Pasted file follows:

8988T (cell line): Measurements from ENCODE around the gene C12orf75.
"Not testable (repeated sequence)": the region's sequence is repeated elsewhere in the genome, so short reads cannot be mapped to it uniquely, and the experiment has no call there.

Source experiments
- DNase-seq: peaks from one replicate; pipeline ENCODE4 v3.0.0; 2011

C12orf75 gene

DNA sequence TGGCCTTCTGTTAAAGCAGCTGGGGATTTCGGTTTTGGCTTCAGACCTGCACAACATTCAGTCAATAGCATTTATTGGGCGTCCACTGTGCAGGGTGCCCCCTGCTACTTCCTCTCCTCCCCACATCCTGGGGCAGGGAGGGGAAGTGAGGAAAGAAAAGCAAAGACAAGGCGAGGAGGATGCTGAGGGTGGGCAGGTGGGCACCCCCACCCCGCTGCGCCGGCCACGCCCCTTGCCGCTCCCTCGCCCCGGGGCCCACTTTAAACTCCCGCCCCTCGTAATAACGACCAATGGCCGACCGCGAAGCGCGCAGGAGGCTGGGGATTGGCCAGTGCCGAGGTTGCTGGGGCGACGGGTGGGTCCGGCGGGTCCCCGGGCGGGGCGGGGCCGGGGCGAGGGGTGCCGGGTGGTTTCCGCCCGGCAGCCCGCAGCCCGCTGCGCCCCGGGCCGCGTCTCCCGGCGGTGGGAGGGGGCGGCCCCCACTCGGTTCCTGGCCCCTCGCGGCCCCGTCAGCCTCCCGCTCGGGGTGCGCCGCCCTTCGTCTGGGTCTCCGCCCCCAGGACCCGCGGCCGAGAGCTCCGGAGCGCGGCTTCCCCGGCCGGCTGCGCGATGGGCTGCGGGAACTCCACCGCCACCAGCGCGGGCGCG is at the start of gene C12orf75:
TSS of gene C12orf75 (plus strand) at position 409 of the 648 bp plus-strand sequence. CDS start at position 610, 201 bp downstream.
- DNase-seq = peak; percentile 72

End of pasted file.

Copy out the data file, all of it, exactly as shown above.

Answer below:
8988T (cell line): Measurements from ENCODE around the gene C12orf75.
"Not testable (repeated sequence)": the region's sequence is repeated elsewhere in the genome, so short reads cannot be mapped to it uniquely, and the experiment has no call there.

Source experiments
- DNase-seq: peaks from one replicate; pipeline ENCODE4 v3.0.0; 2011

C12orf75 gene

DNA sequence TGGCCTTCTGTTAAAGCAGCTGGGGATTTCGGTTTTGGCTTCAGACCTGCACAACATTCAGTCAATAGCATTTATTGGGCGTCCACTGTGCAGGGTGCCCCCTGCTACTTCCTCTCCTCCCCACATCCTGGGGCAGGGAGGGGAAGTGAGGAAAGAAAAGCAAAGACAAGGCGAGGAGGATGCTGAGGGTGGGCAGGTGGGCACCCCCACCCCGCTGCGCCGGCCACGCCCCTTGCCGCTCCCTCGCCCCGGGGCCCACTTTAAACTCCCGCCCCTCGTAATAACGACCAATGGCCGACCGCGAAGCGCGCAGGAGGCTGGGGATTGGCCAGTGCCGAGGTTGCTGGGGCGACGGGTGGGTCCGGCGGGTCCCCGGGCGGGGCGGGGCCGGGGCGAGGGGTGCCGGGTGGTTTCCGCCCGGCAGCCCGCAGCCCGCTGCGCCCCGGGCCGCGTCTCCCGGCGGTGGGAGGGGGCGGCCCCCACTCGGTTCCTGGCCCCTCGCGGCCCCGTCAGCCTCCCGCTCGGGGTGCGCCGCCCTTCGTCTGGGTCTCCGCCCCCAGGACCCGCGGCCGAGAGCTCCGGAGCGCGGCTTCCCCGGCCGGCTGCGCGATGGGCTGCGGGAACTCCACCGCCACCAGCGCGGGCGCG is at the start of gene C12orf75:
TSS of gene C12orf75 (plus strand) at position 409 of the 648 bp plus-strand sequence. CDS start at position 610, 201 bp downstream.
- DNase-seq = peak; percentile 72